Sea Stacks: Natural Wonders
Sea Stacks, Ireland
Formation of Sea Stacks
Sea stacks are natural wonders of the world. Many stacks are the result of volcanic action with lava flowing to the sea. After cooling, it becomes hardened as basalt overtime. The basalt is then buried under marine sediment for millions of years. As the climate shifts and sea-level recedes, rocks are revealed.
They are often steep and vertical and near coasts and formed by wave erosion.
The Dun Bristie Stacks are found in Downpatrick Head, County Mayo, Ireland. They are over 150 feet tall and formed over 350 million years ago. They are also called "Broken Forest" They are favored by birdwatchers and photographers for the variety of birds found there.
Some of the birds found on Dun Briste are Black-Backed Gulls, Kittiwakes, Cormorants, and Puffins.
Birds Found on Dun Bristie
Ten Famous Sea Stacks
Ten Famous Sea Stacks:
Dun Bristie, Ireland
Sail Rock, Russia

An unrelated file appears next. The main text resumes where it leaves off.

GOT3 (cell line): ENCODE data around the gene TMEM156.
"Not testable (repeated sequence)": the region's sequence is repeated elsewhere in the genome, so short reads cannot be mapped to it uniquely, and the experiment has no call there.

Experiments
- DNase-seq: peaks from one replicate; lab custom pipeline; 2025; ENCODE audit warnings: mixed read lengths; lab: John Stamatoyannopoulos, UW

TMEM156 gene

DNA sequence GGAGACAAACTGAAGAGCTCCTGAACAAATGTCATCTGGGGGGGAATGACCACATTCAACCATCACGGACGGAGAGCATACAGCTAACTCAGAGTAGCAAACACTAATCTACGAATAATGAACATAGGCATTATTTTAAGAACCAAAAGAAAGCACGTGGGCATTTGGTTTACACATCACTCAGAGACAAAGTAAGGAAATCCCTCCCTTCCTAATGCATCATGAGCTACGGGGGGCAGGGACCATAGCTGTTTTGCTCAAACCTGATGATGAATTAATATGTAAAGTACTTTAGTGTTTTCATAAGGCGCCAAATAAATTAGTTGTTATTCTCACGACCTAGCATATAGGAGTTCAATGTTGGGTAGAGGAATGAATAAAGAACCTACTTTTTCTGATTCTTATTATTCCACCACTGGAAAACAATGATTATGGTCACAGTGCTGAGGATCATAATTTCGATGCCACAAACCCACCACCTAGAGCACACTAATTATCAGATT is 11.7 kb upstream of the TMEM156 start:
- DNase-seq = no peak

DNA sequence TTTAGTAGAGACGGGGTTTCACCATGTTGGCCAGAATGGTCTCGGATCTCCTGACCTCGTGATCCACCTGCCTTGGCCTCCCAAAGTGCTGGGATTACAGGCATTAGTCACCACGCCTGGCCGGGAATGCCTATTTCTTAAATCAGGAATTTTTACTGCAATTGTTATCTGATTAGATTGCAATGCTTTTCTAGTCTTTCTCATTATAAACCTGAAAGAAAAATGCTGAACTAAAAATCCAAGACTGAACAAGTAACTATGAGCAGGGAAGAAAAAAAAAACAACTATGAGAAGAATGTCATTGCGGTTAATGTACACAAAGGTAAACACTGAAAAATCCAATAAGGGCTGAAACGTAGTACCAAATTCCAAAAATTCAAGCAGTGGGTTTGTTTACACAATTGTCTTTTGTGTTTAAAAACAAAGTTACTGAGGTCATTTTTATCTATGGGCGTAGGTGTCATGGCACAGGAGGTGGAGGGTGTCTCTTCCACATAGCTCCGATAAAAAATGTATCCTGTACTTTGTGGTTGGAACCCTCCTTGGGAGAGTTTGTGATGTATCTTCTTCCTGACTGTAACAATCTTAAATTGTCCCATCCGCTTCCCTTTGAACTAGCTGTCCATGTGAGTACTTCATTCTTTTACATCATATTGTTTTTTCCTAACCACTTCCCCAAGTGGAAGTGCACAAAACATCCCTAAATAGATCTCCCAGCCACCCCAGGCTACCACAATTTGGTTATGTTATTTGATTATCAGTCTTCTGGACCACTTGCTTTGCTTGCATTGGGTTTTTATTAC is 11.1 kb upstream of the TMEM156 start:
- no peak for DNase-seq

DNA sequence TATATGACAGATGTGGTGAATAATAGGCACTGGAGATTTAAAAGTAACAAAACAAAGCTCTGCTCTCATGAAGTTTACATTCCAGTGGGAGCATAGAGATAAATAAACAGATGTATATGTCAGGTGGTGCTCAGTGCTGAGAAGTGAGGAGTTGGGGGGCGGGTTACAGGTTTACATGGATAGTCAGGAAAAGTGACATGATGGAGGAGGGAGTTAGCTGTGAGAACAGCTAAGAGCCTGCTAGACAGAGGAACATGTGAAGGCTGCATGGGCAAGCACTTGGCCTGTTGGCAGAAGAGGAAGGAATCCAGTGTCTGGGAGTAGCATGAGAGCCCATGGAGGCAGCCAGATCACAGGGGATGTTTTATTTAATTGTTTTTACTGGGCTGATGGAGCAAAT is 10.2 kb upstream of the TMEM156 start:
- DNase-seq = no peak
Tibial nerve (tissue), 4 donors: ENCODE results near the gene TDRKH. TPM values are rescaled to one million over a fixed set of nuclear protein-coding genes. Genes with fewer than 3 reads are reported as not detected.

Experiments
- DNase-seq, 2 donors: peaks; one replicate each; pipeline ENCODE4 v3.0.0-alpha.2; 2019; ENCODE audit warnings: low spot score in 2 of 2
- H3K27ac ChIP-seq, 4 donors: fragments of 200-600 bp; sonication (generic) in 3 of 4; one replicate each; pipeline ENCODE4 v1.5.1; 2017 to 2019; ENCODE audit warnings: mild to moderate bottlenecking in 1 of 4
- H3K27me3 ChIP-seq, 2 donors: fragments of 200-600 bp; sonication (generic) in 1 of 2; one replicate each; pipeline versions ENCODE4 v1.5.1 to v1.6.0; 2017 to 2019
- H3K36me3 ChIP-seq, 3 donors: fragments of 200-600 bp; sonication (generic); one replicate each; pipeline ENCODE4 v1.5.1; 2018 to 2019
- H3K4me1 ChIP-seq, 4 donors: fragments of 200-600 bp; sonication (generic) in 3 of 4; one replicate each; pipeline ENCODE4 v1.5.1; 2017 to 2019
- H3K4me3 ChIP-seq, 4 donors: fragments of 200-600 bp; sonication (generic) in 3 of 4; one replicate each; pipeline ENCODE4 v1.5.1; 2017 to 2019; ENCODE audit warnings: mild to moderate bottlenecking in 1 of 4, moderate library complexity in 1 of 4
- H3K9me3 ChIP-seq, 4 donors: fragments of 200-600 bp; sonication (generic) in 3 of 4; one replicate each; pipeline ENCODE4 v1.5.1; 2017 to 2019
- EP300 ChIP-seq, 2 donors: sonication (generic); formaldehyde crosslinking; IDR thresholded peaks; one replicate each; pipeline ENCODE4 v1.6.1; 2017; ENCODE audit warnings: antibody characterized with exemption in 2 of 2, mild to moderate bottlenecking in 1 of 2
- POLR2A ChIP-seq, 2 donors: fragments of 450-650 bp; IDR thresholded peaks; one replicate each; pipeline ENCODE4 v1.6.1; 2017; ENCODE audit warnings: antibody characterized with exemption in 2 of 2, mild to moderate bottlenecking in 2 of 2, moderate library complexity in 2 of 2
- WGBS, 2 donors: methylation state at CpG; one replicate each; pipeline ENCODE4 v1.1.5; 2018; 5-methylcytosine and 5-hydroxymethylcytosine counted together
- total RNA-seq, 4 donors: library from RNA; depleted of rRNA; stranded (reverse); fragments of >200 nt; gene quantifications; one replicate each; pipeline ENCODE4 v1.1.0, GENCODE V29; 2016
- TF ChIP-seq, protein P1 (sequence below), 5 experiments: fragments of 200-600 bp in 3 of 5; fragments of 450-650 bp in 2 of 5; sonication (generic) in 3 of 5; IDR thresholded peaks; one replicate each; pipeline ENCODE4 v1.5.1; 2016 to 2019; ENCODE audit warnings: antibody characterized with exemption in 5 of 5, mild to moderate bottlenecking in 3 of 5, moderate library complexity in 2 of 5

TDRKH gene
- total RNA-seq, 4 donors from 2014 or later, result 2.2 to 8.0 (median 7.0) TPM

Old Man Hoy, Scotland
Risin og Kellingin, Faroe Island
Ko Tapu, Thailand
Kicker Rock, Ecuador
Old Harry, UK
The Twelve Apostles, Australia
Tri Brata, Russia
The Power of the Ocean
Ocean waves have tremendous energy and contribute to erosion. The sediment acts as sandpaper slowly eroding the rocks.
I spent some 30 years in Florida next to the ocean. There it was nothing but the flat sea and waves. Then I spent about a year in Brookings, Oregon, located along the southwest of Oregon. When I first saw the ocean there, I was shocked. The landscape of the coast was very, very different than in Florida.
It almost appeared as if the ice age threw huge boulders as they were scattered around. There are several sea stacks along the Oregon coast. I saw Arch Rock at Harris Beach Park just a few miles north of Brookings. Sea Stacks are genuinely wonders of our planet. They are simply magnificent!